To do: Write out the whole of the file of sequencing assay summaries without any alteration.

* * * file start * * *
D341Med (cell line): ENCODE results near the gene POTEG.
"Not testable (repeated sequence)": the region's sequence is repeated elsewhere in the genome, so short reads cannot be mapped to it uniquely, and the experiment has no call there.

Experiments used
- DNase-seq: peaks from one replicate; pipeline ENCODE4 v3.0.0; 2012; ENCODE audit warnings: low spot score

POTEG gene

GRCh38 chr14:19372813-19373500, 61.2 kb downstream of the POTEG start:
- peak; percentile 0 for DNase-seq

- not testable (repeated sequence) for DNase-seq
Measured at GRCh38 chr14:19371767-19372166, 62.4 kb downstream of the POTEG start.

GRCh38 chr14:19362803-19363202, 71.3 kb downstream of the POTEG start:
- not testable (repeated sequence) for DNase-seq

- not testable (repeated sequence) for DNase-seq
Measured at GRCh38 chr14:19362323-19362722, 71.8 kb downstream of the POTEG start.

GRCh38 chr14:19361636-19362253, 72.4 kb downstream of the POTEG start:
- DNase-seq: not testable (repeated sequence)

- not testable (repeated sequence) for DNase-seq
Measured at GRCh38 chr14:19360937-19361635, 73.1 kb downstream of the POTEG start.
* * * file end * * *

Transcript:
D341Med (cell line): ENCODE results near the gene POTEG.
"Not testable (repeated sequence)": the region's sequence is repeated elsewhere in the genome, so short reads cannot be mapped to it uniquely, and the experiment has no call there.

Experiments used
- DNase-seq: peaks from one replicate; pipeline ENCODE4 v3.0.0; 2012; ENCODE audit warnings: low spot score

POTEG gene

GRCh38 chr14:19372813-19373500, 61.2 kb downstream of the POTEG start:
- peak; percentile 0 for DNase-seq

- not testable (repeated sequence) for DNase-seq
Measured at GRCh38 chr14:19371767-19372166, 62.4 kb downstream of the POTEG start.

GRCh38 chr14:19362803-19363202, 71.3 kb downstream of the POTEG start:
- not testable (repeated sequence) for DNase-seq

- not testable (repeated sequence) for DNase-seq
Measured at GRCh38 chr14:19362323-19362722, 71.8 kb downstream of the POTEG start.

GRCh38 chr14:19361636-19362253, 72.4 kb downstream of the POTEG start:
- DNase-seq: not testable (repeated sequence)

- not testable (repeated sequence) for DNase-seq
Measured at GRCh38 chr14:19360937-19361635, 73.1 kb downstream of the POTEG start.